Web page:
chinese new year greetings

30 Essential Chinese New Year Greetings and Traditions for the Year of the Dragon [2024]

Whether you have Chinese friends or your trip to China falls in the wintertime, Chinese New Year greetings are something you’ll want to know.

Not only will you be able to understand the seasonal vocabulary in the air, but you’ll also deepen your understanding of Chinese culture, considering it’s the biggest holiday of the year.

In 2024, Chinese New Year falls on February 10, though celebrations will last for weeks. And this year, we’re celebrating the Year of the Wood Dragon!

In this post, you’ll learn the must-know Chinese New Year wishes in Mandarin, how to use them correctly and the cultural traditions associated with the holiday.



Common Chinese New Year Greetings

Here are five common ways to say “Happy New Year” in Chinese. The fifth one can be changed depending on which animal’s year it is.

1. 新年好 — Have a good New Year

Pinyin: xīn nián hǎo

2. 新年快乐 — Have a happy New Year

Pinyin: xīn nián kuài lè

3. 过年好 — Happy New Year

Pinyin: guò nián hǎo

4. 春节快乐 — Happy Spring Festival

Pinyin: chūn jié kuài lè

5. 龙年大吉 — Good luck in the Year of the Dragon

Pinyin: lóng nián dà jí

Chinese New Year Wishes for Wealth and Prosperity

Money and wealth are highly valued in Chinese culture, and Chinese people aren’t shy when it comes to talking about money. It’s considered appropriate and polite to offer money-related greetings at the New Year.

Here’s a list of wealth and prosperity Chinese New Year greetings you can use right away.

6. 恭喜发财 — Wish you wealth and prosperity

Pinyin: gōng xǐ fā cái

7. 财源广进 — May wealth flow in

Pinyin: cái yuán guǎng jìn

8. 和气生财 — May harmony bring wealth

Pinyin: hé qì shēng cái

9. 金玉满堂 —May your gold and jade fill the halls

Pinyin: jīn yù mǎn táng

10. 一本万利 — Hope you put in a small investment and reap a huge profit

Pinyin: yī běn wàn lì

11. 招财进宝 — May you find wealth and treasures

Pinyin: zhāo cái jìn bǎo

12. 财源滚滚 — May wealth come pouring in

Pinyin: cái yuán gǔn gǔn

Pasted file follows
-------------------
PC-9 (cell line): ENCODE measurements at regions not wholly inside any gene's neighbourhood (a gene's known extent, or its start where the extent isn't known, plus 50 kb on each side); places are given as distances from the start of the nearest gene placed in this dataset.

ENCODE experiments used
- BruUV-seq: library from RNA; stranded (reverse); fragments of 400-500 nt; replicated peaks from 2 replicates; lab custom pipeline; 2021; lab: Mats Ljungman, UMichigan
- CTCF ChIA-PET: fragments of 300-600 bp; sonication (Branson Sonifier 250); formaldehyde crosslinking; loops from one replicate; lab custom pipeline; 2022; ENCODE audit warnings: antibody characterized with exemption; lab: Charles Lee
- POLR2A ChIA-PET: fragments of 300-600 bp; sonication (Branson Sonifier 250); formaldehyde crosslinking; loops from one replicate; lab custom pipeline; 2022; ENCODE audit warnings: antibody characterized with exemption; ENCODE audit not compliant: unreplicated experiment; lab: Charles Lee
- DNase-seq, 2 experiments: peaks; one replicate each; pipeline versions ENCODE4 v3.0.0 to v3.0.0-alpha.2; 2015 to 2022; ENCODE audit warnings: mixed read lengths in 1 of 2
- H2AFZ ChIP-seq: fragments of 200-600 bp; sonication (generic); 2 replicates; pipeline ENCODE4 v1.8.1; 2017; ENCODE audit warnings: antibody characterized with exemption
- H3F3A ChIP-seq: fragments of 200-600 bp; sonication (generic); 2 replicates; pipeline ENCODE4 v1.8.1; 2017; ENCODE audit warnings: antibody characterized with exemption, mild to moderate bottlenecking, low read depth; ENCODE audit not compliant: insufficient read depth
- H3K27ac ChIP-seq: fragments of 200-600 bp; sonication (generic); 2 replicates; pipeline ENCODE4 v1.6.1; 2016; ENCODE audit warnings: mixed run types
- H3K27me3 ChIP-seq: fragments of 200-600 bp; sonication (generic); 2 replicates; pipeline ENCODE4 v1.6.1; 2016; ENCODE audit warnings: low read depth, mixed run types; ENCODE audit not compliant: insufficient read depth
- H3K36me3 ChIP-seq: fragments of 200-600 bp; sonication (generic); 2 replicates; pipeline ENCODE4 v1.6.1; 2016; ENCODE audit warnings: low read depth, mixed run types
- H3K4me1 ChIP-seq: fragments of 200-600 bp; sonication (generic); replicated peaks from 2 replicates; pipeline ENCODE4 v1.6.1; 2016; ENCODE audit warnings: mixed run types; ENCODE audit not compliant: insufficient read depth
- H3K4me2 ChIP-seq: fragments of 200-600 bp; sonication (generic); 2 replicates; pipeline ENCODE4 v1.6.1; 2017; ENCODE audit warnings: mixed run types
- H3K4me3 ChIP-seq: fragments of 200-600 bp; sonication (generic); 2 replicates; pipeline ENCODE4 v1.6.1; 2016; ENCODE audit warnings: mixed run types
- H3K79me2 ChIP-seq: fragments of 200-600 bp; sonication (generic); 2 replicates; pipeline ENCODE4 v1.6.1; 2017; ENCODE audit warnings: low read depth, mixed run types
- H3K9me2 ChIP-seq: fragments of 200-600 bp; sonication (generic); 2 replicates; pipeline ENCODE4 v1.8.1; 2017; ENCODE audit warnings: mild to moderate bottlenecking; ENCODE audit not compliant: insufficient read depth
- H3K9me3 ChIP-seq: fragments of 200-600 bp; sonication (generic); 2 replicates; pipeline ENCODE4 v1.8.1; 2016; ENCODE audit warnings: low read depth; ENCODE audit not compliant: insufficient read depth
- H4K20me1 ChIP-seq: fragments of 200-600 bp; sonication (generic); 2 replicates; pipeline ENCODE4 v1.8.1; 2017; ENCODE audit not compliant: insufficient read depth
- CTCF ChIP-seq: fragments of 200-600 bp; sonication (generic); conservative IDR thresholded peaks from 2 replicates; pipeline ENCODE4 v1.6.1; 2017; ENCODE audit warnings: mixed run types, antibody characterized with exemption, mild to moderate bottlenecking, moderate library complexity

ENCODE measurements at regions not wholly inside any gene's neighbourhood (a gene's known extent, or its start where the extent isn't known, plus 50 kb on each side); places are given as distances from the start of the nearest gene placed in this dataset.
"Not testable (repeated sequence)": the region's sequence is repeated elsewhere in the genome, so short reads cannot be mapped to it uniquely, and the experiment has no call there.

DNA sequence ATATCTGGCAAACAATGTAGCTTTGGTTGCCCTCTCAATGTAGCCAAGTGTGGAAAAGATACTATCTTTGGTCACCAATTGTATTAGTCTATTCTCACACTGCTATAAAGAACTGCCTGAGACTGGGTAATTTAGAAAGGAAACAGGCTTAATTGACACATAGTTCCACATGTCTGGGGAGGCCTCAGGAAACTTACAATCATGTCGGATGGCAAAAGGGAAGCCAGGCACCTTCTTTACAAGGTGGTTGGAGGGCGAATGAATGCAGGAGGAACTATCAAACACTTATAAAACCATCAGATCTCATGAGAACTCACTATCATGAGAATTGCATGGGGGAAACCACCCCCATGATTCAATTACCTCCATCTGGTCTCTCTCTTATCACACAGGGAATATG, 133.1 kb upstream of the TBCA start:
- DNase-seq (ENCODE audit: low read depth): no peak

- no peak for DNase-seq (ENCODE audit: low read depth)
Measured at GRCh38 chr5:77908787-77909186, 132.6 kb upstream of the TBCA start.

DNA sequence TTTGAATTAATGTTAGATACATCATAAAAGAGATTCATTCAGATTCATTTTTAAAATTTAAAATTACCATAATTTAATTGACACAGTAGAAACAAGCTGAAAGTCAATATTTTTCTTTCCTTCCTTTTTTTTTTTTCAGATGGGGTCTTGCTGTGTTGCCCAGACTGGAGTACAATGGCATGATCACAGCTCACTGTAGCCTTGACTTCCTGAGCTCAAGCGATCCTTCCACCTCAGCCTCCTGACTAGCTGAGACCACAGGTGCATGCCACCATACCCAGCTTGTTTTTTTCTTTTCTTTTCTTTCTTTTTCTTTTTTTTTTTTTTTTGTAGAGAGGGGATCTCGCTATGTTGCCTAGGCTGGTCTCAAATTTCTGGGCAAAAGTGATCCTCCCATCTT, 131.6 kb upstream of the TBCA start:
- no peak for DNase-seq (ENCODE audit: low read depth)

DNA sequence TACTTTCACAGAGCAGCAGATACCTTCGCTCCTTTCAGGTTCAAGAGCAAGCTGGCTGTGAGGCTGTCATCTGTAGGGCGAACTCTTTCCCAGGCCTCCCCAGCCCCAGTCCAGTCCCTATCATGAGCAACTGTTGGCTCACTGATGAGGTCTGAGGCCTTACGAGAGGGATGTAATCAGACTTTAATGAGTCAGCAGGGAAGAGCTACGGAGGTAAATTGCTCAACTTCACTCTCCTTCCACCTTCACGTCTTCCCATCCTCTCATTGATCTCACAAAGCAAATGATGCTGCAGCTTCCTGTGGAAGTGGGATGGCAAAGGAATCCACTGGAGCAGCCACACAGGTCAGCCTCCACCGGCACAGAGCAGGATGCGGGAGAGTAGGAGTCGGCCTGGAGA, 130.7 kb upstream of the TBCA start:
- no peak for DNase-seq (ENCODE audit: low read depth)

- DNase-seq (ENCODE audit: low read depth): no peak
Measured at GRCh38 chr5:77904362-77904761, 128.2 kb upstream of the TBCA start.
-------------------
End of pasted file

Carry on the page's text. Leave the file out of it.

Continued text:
13. 大吉大利 — May you have great luck and great profit

Pinyin: dà jí dà lì

14. 年年有余 — May you have abundance every year

Pinyin: nián nián yǒu yú

Chinese New Year Wishes for Success in Business

Another popular way to greet someone during Chinese New Year involves wishing them success in their work or business.

Yes, some of these phrases are also related to making money—it’s hard to get away from that theme!

15. 事业发达 — May your career take off

Pinyin: shì yè fā dá

16. 升官发财 — May you get promoted and receive a raise

Pinyin: shēng guān fā cái

17. 生意兴隆 — May your business flourish

Pinyin: shēng yì xīng lóng

18. 学业进步 — May your studies improve

Pinyin: xué yè jìn bù

19. 步步高升 — May every step take you higher

Pinyin: bù bù gāo shēng

20. 新年进步 — May the New Year bring much better things

Pinyin: xīn nián jìn bù

Chinese New Year Wishes for Happiness, Health and Peace

You can also wish people peace, health and happiness. The below phrases are perfect for elders in the family, people outside of your work and business circles, or just people in general that you care for and love.

21. 心想事成 — May all your wishes come true

Pinyin: xīn xiǎng shì chéng

22. 万事如意 — May everything go well with you

Pinyin: wàn shì rú yì

23. 笑口常开 — May you smile often

Pinyin: xiào kǒu cháng kāi

24. 五福临門 — May the five blessings come to you

Pinyin: wǔ fú lín mén

(The five blessings are longevity, wealth, health, virtue and a natural death.)

25. 身体健康 — Wish you good health

Pinyin: shēn tǐ jiàn kāng

26. 竹报平安 — May you hear tidings of peace

Pinyin: zhú bào píng ān

27. 福寿双全 — May you enjoy both longevity and blessing

Pinyin: fú shòu shuāng quán

28. 岁岁平安 — May you have peace at every age

Pinyin: suì suì píng ān

29. 和气吉祥全家乐 — Wish you harmony and joy for the whole family

Pinyin: hé qì jí xiáng quán jiā lè

30. 四季平安过旺年 — Wish you four seasons of peace and a flourishing year

Pinyin: sì jì píng ān guò wàng nián